The World Health Organization has authorized the Pfizer/BioNTech vaccine for emergency use, for lower and middle-income countries (with a Gross National Income per capita between $1,036 and $4,045) to begin vaccinating their populations against COVID-19.
Firstly, on December 8, the vaccine earned approval in the UK for emergency use within the country. Soon after the US, the vaccine use will follow the United States, Canada, and EU.
The European Union has approved the Pfizer/BioNTech coronavirus vaccine, with the first phase of the bloc’s mass inoculation program began earlier on December 21.
World Health Organization’s green signal means countries without their regulatory bodies can speed up their approval processes and continue vaccination plans. As wealthier countries have signed contracts to purchase large amounts of doses available, so unequal distribution of vaccines is concerned.
On Thursday, the WHO said that UNICEF and Pan-American Health Organization could now purchase the vaccine for distribution in countries.
The Risk-Benefit Analysis of Vaccine by WHO Experts
The WHO Assistant-Director General for access to medicines and health products, Dr. Mariangela Simao, stated that is a very positive step towards certifying global access to COVID-19 vaccines. However, he wants to highlight the need for an even greater worldwide effort to achieve enough vaccine supply to meet the general public’s needs.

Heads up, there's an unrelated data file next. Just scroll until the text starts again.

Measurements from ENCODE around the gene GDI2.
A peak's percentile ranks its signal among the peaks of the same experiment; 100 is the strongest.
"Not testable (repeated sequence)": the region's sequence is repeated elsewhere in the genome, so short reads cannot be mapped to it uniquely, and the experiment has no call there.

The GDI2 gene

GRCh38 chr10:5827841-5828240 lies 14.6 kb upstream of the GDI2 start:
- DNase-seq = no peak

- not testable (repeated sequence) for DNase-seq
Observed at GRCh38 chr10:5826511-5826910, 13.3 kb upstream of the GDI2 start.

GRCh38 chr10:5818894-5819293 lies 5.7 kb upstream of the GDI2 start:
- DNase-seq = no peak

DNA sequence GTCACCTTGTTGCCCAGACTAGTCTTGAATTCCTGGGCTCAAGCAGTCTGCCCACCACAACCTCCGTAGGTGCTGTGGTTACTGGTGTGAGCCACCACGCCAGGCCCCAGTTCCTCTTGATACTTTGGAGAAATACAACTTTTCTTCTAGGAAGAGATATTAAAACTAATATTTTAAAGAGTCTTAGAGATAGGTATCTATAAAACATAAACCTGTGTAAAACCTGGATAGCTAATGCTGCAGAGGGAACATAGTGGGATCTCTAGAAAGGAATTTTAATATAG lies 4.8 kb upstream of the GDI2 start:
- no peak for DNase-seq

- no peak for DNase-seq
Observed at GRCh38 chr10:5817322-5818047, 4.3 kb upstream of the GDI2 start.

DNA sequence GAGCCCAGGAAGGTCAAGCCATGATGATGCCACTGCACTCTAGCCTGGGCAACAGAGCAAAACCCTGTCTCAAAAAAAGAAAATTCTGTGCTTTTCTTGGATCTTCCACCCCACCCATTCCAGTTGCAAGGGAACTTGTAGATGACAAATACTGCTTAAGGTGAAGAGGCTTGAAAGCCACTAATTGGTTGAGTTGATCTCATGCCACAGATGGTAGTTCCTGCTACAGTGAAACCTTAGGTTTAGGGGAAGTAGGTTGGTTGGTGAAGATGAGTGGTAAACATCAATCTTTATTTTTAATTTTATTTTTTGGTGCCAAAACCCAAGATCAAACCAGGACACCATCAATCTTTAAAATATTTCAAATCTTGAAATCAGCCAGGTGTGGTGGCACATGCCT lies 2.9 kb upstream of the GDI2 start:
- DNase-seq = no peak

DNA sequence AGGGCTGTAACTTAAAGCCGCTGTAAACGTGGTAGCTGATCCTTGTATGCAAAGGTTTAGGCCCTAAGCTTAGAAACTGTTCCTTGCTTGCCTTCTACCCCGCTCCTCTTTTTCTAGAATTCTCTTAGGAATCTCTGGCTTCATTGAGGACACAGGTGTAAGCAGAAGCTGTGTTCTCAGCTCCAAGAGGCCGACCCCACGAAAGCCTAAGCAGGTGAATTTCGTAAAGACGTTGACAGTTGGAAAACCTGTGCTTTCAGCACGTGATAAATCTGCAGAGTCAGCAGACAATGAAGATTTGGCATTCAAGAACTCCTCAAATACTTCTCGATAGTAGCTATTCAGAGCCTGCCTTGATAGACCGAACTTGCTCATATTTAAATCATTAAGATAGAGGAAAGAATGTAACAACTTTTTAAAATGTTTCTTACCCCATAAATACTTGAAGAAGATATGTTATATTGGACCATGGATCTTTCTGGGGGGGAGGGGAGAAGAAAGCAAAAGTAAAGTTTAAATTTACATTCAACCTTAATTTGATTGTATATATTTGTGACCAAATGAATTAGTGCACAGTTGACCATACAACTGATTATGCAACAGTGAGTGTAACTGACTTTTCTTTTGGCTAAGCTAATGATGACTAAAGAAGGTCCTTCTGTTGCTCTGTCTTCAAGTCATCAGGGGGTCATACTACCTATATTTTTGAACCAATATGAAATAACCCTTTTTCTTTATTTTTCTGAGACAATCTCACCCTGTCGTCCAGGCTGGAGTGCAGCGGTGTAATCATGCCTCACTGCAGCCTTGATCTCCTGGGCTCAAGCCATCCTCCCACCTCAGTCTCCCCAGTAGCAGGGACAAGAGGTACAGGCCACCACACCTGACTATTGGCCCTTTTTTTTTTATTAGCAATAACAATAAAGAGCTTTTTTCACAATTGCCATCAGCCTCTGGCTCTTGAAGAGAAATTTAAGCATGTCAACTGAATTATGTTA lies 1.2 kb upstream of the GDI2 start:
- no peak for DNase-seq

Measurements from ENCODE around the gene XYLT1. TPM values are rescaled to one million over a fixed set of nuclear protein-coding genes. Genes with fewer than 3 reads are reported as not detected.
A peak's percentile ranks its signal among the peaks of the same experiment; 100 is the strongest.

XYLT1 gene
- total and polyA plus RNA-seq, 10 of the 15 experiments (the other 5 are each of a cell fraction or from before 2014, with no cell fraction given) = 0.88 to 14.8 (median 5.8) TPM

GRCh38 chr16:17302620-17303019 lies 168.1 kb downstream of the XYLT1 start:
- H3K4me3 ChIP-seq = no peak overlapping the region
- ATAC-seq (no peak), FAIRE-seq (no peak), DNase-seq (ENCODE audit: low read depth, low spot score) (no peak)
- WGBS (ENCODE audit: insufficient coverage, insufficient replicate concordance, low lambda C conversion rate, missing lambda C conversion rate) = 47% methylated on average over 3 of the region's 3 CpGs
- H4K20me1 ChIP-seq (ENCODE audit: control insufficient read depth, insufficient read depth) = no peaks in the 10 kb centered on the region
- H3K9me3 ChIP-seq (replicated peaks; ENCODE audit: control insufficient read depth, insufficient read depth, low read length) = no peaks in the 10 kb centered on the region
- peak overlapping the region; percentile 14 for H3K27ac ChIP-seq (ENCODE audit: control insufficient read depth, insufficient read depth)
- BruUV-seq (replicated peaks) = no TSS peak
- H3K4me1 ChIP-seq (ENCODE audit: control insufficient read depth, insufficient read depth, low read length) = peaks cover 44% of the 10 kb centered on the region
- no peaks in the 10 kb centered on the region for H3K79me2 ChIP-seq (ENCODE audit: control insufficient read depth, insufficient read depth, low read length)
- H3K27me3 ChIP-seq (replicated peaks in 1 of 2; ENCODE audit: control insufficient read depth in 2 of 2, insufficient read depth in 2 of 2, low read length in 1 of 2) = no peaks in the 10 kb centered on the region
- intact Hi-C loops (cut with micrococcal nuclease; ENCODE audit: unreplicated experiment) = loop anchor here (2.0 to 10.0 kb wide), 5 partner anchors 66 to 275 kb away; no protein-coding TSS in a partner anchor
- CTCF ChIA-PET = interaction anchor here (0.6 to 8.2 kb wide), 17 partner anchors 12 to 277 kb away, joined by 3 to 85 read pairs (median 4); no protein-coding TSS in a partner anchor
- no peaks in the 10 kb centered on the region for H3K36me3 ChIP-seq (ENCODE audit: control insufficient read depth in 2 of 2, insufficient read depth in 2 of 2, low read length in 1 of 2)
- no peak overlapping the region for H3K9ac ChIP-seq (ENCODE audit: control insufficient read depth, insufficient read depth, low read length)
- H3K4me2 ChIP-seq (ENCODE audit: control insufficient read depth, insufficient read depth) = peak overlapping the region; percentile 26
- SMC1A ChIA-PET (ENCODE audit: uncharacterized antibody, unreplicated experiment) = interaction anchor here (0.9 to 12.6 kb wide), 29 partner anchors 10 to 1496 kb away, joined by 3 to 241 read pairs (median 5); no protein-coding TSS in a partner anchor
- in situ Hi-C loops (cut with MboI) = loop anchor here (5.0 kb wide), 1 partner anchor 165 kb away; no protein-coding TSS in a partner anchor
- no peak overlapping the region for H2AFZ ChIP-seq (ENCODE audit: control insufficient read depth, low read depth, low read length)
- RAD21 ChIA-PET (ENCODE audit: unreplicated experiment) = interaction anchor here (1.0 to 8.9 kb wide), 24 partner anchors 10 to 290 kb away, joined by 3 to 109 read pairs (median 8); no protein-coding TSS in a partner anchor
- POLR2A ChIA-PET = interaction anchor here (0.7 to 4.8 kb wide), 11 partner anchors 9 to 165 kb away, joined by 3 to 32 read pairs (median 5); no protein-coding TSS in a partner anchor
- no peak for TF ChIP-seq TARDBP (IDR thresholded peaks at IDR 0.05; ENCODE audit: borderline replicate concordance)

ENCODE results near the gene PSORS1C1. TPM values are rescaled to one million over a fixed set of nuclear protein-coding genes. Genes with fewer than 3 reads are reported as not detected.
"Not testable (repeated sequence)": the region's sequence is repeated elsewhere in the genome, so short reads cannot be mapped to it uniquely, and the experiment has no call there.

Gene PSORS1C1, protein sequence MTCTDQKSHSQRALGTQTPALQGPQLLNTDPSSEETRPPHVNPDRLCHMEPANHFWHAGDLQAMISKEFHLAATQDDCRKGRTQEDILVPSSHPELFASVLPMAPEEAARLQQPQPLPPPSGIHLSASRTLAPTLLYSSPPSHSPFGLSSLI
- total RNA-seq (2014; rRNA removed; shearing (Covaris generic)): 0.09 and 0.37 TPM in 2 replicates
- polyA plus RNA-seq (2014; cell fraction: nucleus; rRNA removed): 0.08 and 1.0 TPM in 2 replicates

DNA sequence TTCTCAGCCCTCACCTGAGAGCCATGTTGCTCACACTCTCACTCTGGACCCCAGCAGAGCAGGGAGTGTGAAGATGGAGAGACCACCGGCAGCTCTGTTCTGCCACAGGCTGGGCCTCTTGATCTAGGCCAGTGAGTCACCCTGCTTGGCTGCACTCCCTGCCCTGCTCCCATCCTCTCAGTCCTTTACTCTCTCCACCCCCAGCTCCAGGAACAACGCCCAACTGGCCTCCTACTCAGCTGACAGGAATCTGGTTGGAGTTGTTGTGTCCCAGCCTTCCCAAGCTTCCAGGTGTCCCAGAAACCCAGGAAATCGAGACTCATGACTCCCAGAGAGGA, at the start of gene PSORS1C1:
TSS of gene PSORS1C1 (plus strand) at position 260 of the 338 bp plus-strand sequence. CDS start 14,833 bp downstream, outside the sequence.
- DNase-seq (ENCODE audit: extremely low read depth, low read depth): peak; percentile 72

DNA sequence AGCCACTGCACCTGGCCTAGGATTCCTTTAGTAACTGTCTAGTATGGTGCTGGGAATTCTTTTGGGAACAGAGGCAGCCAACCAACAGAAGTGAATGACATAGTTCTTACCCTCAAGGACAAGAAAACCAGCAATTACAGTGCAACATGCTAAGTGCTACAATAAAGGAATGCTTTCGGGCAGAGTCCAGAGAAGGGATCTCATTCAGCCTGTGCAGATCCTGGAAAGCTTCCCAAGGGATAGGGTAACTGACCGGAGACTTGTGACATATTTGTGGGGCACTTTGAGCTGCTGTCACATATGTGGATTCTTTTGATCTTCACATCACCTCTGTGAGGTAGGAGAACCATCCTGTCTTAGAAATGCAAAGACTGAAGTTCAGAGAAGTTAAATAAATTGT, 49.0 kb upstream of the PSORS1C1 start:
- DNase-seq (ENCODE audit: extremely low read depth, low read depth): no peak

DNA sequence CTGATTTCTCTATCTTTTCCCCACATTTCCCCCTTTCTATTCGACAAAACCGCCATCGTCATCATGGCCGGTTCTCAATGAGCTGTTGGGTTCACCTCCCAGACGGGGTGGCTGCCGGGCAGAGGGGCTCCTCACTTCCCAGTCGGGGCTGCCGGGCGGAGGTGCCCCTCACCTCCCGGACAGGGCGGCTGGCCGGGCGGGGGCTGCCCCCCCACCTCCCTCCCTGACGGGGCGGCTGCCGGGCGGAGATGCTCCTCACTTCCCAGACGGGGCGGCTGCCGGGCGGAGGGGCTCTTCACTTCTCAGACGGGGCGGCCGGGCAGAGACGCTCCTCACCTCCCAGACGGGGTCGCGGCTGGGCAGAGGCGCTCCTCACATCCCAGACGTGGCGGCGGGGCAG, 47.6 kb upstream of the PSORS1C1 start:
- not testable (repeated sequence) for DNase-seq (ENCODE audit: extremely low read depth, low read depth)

Moreover, Simao stated that WHO, with its partners, is working to assess other vaccines reaching safety and efficacy standards. They encourage even more vaccine producers to come forward for analysis. They must secure the supply required to serve all countries around the world.
The WHO’s team and independent experts reviewed the statistics on the Pfizer/BioNTech quality, safety, and efficacy of the vaccine to conduct a risk-benefit analysis. The analysis resulted that the vaccine met the required criteria for safety and efficacy set by WHO.
On January 5, WHO immunization experts will meet to outline the policies and recommendations for using the vaccine in the general public. The guidelines will help to manage cold storages as vaccine needs -60OC to -75OC for its storage.
As the Pfizer/BioNTech vaccine is the first to gain WHO approval, there are expectations that cheaper and easier-to-distribute and transportation options will be made. The Oxford-AstraZeneca vaccine, approved by UK regulators on Wednesday, is one of the options. The country will begin administering the dose shots from January 4. AstraZeneca has promised to supply millions of doses to low MICs on a charitable basis to those nations.